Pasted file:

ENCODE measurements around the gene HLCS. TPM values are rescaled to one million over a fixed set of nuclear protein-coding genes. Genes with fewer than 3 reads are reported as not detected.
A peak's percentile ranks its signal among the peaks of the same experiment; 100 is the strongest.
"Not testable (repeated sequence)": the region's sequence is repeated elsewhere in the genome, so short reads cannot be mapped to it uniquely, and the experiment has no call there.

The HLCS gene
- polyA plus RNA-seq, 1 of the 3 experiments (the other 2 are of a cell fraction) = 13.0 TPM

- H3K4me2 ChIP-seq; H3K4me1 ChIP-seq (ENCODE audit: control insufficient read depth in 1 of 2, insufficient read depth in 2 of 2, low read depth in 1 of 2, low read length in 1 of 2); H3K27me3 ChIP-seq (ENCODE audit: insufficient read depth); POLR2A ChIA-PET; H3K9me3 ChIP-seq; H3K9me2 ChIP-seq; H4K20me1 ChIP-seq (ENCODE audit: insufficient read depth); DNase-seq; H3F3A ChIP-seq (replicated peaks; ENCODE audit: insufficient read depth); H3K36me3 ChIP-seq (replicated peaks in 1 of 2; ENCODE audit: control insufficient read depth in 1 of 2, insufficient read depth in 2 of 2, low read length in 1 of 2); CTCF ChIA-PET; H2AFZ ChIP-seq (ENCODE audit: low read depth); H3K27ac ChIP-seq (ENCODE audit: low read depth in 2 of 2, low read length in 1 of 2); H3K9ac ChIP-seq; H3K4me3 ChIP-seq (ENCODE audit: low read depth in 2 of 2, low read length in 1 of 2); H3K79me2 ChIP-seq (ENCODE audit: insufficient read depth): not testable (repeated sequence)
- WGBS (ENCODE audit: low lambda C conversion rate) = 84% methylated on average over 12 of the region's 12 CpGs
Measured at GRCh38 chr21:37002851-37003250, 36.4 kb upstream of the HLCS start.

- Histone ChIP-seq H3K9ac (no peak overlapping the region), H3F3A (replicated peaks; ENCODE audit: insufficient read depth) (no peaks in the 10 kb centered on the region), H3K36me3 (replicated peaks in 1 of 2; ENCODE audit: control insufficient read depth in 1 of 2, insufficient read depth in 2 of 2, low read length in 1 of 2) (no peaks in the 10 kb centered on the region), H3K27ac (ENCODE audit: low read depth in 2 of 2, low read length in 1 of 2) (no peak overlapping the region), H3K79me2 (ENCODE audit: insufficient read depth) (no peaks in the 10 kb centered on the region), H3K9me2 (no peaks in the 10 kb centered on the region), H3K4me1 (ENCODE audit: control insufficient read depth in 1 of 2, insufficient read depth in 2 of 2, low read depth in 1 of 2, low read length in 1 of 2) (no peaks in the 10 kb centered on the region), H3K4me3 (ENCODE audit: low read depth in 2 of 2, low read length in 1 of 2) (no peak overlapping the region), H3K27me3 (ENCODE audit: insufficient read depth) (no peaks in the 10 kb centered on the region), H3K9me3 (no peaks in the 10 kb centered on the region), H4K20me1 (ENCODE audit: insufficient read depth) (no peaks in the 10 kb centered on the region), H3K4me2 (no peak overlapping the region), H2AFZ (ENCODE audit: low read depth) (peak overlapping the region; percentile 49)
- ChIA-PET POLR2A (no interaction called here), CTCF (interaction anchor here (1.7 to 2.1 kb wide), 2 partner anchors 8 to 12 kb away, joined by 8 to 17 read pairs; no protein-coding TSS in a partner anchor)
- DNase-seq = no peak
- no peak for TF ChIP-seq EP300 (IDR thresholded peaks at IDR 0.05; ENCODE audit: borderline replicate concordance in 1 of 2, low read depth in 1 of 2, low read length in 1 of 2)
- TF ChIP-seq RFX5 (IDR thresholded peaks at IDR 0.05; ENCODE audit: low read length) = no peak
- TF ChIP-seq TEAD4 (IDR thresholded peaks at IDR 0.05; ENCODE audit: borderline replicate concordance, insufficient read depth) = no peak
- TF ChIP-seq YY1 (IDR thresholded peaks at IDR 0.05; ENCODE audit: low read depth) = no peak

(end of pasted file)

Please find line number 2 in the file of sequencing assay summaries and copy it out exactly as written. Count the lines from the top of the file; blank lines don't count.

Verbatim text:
A peak's percentile ranks its signal among the peaks of the same experiment; 100 is the strongest.